Sunday 29 November 2009

Response to Mr Gray Published in the Gazette & Hearld Chippenham

It was with interest that I read James Gray’s column last week about his visit to Tibet.

When I think of the Tibetan situation I imagine how I would feel if I were Tibetan. Try this: Image Hitler winning the second world war and occupying Britain. The royal family and Churchill escape to America, which remains neutral, to set up a government in exile. Then the Nazification of Britain is undertaken, all Government buildings except the Houses of Parliament and Buckingham palace are destroyed. All places of worship and libraries are destroyed with the books burned in the street.

All universities are destroyed with Oxford and Cambridge used for target practice by the Luftwaffe. Over the next 20 years eight million people are killed, Museums and art galleries looted and items sold on the international black market. There would be an influx of Germans to run the new government, industry and commerce, the official language would be German and a picture of Hitler would be on every street. Indigenous Britons would have to swear allegiance to the Nazi party every Sunday. Then Hitler dies and his closest subordinates (the equivalent of the gang of four) are blamed for past ‘mistakes’ but the Nazi party remains in power and the nazification of Britain continues with most shops, hotels and offices run by Germans. Britons are marginalized and cannot get jobs. Germany becomes the economic powerhouse of the world. A delegation of American politicians arrives in Britain on a fact finding tour and is shown new housing projects where indigenous English people live. They are well looked after with all their material needs met. The American politicians go away thinking ‘well there are some human rights abuses but most English people are much better off than they were when there was rationing’.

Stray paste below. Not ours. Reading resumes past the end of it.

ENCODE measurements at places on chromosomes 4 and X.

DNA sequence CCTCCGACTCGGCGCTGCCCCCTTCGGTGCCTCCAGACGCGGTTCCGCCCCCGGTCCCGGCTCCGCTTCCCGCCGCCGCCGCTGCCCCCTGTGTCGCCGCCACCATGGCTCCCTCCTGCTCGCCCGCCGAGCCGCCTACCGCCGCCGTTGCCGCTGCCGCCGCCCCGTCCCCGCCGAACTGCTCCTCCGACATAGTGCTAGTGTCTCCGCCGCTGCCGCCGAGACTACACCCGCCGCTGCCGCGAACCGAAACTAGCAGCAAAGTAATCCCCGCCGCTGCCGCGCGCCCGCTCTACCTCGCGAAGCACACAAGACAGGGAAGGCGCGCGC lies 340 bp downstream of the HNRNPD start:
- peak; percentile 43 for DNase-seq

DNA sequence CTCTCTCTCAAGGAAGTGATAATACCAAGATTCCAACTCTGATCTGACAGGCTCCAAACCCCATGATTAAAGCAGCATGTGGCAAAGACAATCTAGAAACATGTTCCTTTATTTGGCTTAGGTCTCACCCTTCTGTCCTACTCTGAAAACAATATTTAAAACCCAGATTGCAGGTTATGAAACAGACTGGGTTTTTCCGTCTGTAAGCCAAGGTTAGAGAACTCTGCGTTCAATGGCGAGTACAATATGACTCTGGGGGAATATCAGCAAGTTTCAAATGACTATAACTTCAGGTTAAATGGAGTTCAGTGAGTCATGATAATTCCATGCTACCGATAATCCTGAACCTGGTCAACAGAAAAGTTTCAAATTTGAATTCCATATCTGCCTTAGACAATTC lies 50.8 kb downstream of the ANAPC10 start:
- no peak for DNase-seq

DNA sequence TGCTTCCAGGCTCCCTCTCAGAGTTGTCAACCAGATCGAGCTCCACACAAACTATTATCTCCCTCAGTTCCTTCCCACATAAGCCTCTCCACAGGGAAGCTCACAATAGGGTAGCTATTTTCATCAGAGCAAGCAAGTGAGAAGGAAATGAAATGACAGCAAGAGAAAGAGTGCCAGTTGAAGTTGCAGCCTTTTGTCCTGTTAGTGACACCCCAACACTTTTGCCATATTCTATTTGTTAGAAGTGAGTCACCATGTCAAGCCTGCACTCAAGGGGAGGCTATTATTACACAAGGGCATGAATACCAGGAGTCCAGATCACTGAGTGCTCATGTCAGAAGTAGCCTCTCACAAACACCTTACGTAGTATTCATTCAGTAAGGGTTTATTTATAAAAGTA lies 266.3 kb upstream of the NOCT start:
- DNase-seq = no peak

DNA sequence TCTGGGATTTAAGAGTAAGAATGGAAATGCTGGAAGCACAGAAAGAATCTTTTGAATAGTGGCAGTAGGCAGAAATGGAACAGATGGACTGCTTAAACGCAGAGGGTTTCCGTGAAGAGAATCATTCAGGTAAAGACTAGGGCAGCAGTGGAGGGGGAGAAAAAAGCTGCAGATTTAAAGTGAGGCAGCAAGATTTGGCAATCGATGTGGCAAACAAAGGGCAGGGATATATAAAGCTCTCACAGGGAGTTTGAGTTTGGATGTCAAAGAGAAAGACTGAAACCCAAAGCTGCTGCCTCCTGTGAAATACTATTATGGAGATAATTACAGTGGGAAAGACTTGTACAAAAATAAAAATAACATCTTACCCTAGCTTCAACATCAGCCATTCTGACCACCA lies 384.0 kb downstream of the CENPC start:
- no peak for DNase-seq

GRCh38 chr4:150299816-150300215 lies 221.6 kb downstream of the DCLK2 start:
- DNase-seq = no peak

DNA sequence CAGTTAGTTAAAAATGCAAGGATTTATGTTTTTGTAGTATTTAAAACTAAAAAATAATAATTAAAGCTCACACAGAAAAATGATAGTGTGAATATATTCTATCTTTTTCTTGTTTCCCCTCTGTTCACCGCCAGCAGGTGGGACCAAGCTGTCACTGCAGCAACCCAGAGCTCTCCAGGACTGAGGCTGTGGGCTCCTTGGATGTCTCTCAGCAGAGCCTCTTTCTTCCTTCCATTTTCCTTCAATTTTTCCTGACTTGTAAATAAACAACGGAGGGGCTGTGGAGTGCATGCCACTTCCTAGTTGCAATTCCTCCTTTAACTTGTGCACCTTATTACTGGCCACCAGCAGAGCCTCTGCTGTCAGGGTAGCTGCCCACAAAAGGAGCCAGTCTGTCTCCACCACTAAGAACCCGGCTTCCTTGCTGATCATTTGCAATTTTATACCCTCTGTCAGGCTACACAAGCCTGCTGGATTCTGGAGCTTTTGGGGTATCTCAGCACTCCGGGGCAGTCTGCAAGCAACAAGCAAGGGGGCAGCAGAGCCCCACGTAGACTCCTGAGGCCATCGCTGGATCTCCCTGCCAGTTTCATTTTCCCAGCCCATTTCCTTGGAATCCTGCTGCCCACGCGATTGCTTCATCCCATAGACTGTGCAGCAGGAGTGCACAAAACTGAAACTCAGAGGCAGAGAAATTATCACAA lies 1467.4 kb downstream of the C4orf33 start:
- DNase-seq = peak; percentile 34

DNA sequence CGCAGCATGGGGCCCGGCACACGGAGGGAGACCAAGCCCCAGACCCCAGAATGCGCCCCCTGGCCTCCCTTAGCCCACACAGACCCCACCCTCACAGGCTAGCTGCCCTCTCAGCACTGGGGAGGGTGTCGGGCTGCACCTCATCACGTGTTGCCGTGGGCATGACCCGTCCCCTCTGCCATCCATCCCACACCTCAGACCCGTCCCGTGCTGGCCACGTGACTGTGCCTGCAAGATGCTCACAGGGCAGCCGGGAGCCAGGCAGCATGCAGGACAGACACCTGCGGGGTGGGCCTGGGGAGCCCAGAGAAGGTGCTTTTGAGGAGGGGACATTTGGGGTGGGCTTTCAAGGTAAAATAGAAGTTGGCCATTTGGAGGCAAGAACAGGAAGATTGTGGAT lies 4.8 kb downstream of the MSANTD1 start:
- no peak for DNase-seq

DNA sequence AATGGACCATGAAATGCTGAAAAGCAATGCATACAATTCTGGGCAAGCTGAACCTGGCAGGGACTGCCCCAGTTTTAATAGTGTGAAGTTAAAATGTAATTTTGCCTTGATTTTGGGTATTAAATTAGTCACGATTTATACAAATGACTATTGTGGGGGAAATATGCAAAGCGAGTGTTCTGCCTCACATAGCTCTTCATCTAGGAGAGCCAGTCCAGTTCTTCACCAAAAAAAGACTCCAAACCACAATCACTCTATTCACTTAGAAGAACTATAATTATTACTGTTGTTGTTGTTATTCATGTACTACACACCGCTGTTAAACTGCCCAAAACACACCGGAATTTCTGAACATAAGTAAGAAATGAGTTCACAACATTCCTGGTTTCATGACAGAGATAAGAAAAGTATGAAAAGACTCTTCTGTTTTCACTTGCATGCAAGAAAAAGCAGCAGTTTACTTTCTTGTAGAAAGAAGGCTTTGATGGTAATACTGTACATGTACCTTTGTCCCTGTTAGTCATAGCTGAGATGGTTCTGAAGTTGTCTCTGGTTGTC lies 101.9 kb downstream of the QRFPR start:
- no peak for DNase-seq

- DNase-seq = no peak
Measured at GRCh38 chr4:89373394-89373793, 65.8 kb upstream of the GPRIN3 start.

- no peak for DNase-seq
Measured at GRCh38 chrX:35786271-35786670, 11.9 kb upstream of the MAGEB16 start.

If it’s a choice between material needs and political or religious freedom then freedom wins every time. Would Mr Gray’s conclusions be different without his Chinese minders in Tibet

Richard Moulton and Anne-Marie Willis

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